Use this URL to cite or link to this record in EThOS: http://ethos.bl.uk/OrderDetails.do?uin=uk.bl.ethos.540254
Title: Statistical models for neuroimaging meta-analytic inference
Author: Salimi-Khorshidi, Gholamreza
Awarding Body: University of Oxford
Current Institution: University of Oxford
Date of Award: 2011
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Abstract:
A statistical meta-analysis combines the results of several studies that address a set of related research hypotheses, thus increasing the power and reliability of the inference. Meta-analytic methods are over 50 years old and play an important role in science; pooling evidence from many trials to provide answers that any one trial would have insufficient samples to address. On the other hand, the number of neuroimaging studies is growing dramatically, with many of these publications containing conflicting results, or being based on only a small number of subjects. Hence there has been increasing interest in using meta-analysis methods to find consistent results for a specific functional task, or for predicting the results of a study that has not been performed directly. Current state of neuroimaging meta-analysis is limited to coordinate-based meta-analysis (CBMA), i.e., using only the coordinates of activation peaks that are reported by a group of studies, in order to "localize" the brain regions that respond to a certain type of stimulus. This class of meta-analysis suffers from a series of problems and hence cannot result in as accurate results as desired. In this research, we describe the problems that existing CBMA methods are suffering from and introduce a hierarchical mixed-effects image-based metaanalysis (IBMA) solution that incorporates the sufficient statistics (i.e., voxel-wise effect size and its associated uncertainty) from each study. In order to improve the statistical-inference stage of our proposed IBMA method, we introduce a nonparametric technique that is capable of adjusting such an inference for spatial nonstationarity. Given that in common practice, neuroimaging studies rarely provide the full image data, in an attempt to improve the existing CBMA techniques we introduce a fully automatic model-based approach that employs Gaussian-process regression (GPR) for estimating the meta-analytic statistic image from its corresponding sparse and noisy observations (i.e., the collected foci). To conclude, we introduce a new way to approach neuroimaging meta-analysis that enables the analysis to result in information such as “functional connectivity” and networks of the brain regions’ interactions, rather than just localizing the functions.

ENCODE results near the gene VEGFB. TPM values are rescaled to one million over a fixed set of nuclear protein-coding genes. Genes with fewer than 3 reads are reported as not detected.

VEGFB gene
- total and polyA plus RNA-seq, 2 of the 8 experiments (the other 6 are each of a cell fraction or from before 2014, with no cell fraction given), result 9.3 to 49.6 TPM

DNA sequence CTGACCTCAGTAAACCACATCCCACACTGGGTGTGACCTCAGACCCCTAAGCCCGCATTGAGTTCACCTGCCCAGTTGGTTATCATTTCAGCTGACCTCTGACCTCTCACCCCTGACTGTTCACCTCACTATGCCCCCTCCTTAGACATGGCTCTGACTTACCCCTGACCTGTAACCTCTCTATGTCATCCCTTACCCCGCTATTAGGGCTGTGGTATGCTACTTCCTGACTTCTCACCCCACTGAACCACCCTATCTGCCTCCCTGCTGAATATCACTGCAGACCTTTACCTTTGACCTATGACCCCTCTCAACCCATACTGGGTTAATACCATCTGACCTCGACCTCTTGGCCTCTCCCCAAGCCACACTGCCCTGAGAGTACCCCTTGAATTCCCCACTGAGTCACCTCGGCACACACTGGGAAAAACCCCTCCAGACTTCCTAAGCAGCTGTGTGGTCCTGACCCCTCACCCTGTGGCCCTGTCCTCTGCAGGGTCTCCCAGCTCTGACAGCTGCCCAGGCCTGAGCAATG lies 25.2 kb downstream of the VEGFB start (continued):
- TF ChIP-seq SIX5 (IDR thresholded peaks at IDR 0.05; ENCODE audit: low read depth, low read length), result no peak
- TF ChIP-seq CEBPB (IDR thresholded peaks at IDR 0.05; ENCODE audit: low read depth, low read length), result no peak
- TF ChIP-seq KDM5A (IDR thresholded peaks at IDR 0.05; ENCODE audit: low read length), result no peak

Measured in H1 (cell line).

Supervisor: Smith, S. M. ; Nichols, T. E. Sponsor: Not available
Qualification Name: Thesis (Ph.D.) Qualification Level: Doctoral
EThOS ID: uk.bl.ethos.540254  DOI: Not available
Keywords: Bioinformatics (life sciences) ; Mathematical biology ; Numerical analysis ; Operations research,mathematical programming ; Medical Sciences ; Neuroscience ; Cognitive Neuroscience ; Computational Neuroscience ; Pattern recognition (statistics) ; Stochastic processes ; Engineering & allied sciences ; Biomedical engineering ; neuroscience ; neuroimaging ; meta-analysis ; Bayesian inference ; Gaussian processes ; parametric and nonparametric inference ; pain perception
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